Exclusive interview with Tito Ortiz

Two of the most polarizing combatants in mixed martial arts will face off at The Valley View Casino on Nov. 15.

Headlining Bellator 131 are Tito Ortiz and Stephan Bonnar in what promises to be a night of non-stop action from start to finish. The card will also feature a lightweight title fight between Michael Chandler and Will Brooks. Ortiz recently sat down with MP reporter Art Garcia Jr. and answered a few questions about his Hall of Fame career and the upcoming match against Bonnar.

AG: I know you’ve been waiting for this fight for a long time, how are you feeling with three weeks to go?

TO: I’m doing really good – it’s actually four weeks out because I keep track of every single day; every single hour; every single minute and every single second – but I feel great. My camp is going really well and I’m just getting ready for three rounds of war.

AG: I’ve covered a lot of professional fights over the years in both boxing and MMA but I don’t know if I’ve ever covered and bout with so much animosity leading up to it. This sounds more than hyping up a fight, true?

TO: You know, this guy has made it personal by talking about my family; talking about my fans and the one thing that irritated me more than anything was when he talked about how the troops disliked me. Since I remember I was one of the first mixed martial artists who ever went to Iraq to visit the troops. I’ve been to Walter Reed (hospital); been to Bethesda (Naval hospital) five consecutive times to give back to the troops. I’ve walked out with the American flag after 911 … I give back to the soldiers like no other and for him to say the things he did really, really bothered me a whole lot.

AG: Do you think he’s trying to get you so pissed off that you will forget your game plan and lose your composure in the fight?

TO: He is getting me pissed off but I’m the wrong person because it won’t get me out of my game, it will just motivate me even more during my training. I’ll make that hatred build up to animosity and energy so I’ll destroy him for three rounds.

AG: Stephan recently criticized you for giving yourself the nicknames ‘The Huntington Beach Bad Boy’ and ‘The People’s Champion.’ He said that a fighter shouldn’t give himself a nickname, rather, a fighter should earn his nickname, do you agree?

TO: Well I kind of laugh at him due to the fact that having that ‘bad boy’ image for such a long time people buy into it. I have three boys who look up to me as their father and for them to be calling me the bad boy, I really didn’t like that so I changed my name to ‘The Peoples Champ.’ From Day 1, I’ve been there for the fans and once you’re the champion you’re always the champion in people’s eyes and I’m there doing autographs, I’m there for the troops, I do everything I possibly can to help out the sport of mixed martial arts.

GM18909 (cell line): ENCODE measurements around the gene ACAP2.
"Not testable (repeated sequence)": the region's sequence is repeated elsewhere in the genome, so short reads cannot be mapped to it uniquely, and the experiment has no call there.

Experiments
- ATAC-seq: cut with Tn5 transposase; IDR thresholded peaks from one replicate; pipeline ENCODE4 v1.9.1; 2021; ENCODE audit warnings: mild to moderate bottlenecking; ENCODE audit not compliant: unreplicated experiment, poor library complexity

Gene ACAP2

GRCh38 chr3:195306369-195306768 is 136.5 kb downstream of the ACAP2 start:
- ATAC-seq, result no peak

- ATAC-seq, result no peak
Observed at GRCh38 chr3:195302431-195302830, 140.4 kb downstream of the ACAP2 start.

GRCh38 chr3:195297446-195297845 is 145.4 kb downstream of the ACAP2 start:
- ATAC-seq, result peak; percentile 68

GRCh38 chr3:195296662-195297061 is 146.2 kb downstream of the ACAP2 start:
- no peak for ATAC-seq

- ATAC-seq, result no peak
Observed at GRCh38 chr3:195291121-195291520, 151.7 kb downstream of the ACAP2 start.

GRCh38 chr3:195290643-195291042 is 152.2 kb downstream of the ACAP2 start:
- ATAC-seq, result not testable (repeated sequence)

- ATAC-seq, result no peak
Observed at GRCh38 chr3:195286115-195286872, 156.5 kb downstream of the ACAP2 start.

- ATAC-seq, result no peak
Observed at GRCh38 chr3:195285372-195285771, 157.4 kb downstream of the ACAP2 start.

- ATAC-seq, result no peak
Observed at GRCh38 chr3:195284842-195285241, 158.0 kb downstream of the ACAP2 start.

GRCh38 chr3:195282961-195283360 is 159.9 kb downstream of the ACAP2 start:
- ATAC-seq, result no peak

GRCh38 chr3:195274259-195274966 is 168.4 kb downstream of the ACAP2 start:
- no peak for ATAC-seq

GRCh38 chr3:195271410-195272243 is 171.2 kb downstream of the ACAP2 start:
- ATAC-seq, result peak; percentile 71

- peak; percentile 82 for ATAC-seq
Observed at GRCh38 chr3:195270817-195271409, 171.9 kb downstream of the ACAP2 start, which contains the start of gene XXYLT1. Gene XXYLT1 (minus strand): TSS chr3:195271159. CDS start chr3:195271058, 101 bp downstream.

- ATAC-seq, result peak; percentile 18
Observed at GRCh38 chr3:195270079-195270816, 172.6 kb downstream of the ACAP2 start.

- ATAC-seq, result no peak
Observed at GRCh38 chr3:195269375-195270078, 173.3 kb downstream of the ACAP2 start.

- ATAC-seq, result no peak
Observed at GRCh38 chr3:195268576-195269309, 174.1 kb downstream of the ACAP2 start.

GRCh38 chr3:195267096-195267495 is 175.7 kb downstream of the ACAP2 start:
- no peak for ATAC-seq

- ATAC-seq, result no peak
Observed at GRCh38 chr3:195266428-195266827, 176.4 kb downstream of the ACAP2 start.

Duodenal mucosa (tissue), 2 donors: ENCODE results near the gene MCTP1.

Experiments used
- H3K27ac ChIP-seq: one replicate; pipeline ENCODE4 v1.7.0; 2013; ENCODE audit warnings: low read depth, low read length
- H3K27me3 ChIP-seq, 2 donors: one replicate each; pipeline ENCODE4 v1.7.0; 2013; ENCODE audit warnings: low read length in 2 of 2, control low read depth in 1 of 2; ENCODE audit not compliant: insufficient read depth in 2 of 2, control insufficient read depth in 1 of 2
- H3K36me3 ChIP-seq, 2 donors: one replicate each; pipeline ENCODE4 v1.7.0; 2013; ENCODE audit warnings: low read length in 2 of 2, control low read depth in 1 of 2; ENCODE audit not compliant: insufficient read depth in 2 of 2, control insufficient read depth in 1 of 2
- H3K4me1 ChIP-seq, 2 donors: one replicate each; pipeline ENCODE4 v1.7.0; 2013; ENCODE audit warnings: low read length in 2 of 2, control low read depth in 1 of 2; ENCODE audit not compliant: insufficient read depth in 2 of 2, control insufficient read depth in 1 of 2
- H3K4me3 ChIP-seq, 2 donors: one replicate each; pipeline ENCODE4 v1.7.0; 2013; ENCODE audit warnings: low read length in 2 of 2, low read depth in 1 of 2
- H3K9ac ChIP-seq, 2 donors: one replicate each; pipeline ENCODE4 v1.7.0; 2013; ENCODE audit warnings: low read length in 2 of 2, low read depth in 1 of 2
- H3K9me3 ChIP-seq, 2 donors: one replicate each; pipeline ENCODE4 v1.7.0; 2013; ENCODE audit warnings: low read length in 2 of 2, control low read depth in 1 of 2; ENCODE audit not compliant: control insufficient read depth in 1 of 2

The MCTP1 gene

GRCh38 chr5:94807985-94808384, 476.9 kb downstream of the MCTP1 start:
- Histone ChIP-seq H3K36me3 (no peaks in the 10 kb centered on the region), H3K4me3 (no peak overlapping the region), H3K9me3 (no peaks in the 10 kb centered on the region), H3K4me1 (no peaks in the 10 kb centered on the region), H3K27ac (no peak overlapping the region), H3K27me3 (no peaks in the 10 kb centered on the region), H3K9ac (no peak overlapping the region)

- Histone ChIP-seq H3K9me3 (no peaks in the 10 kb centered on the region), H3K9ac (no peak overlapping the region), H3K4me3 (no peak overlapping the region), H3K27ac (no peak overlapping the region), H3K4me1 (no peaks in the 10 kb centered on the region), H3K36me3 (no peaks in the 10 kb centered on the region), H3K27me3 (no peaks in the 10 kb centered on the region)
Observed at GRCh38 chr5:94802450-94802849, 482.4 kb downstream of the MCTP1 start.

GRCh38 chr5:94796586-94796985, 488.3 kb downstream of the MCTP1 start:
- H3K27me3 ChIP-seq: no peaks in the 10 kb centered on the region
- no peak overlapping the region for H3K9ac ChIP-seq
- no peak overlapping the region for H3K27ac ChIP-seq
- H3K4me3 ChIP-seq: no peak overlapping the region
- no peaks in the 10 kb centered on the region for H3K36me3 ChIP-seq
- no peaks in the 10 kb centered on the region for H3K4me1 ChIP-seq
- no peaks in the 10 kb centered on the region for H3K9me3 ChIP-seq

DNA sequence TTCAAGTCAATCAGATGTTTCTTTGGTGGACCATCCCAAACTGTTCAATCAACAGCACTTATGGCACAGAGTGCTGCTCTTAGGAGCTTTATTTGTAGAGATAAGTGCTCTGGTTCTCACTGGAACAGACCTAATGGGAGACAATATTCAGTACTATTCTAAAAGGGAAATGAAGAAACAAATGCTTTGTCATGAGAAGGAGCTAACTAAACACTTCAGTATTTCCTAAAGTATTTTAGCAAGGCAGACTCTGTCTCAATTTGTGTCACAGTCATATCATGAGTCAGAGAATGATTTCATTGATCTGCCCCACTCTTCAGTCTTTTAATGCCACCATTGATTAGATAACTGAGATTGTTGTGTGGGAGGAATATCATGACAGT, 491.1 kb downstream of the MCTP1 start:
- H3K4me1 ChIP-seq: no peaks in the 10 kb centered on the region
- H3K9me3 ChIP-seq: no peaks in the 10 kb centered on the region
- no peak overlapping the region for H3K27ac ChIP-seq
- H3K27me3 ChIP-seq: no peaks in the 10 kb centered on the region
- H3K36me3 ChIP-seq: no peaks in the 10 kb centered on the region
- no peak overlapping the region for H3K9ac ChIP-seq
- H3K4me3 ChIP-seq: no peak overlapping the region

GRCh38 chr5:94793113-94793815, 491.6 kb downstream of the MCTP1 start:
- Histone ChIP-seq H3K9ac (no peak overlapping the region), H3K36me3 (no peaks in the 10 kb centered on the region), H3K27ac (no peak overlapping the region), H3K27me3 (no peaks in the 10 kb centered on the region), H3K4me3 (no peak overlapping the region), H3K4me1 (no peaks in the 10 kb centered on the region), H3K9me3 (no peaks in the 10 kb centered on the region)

I think being called ‘The People’s Champ’ is the perfect fit because the last ‘People’s Champ’ that I know of was Muhammad Ali and he gave so much for his heritage and the boxing community that I’m trying to do the same things for mixed martial arts.

AG: You are a former UFC Light Heavyweight Champion and were the ninth inductee into the UFC Hall of Fame. You are also a father who is 39-years-old, how much longer are you going to fight?

TO: You know, winning another world title is my main goal, I have three more fights ahead of me — this fight and two more fights and I hope to walk away a world champion. Then I want to walk away and help on the promotions side and help Bellator, VIACOMM, and Spike TV to continue this brand and make it better than ever.

AG: As a former UFC Champion and Hall of Famer you are recognized worldwide, what do you attribute your success to?

TO: I attribute my success just to a hard work ethic – sacrifice, dedication and always believing in myself no matter what. I have to answer to myself every single day – every morning I wake up and every night I go to bed there’s only one person I have to answer to and that’s myself. I make the decisions; I take the responsibilities for every one of my actions and I think my success is that I never stop working. I always work to be the best I can possibly be.

AG: Best advice you received either inside or outside the cage?

TO: I think the best advice I ever received was from Donald Trump. I asked him, ‘how do you get to be so successful?’ and he said, ‘Tito, from the minute I wake up until the time I go to sleep I never stop working, ‘and I take that to heart in everything I do. And my own advice is to be honest as possible when you do it – don’t step on anybody, get ahead, and always reach out to help people when they’re coming up and I’ve done that my whole career.

AG: What have you found to be the best and worst thing about fame?

TO: The best thing about fame, knowing that you can be an inspiration to people’s lives is the best thing. And the worst is losing complete privacy of your personal life. Fans get discouraged and mad when they ask for autographs and photos around my kids and when I say no, not around my kids they get pissed and say things like ‘I never liked you anyway.’ But they don’t understand that there’s privacy and a line that can’t be crossed at that point so that’s probably the worst.

AG: Give me a prediction for the fight?

TO: A bloody; exciting; ferocious beat down – 15 minutes of hell. I’m willing to die for my cause and my cause is to win.

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Military Press

The Military Press was created to serve the men and women of our military community; the active duty, retired, our veterans, DoD workers and their families.


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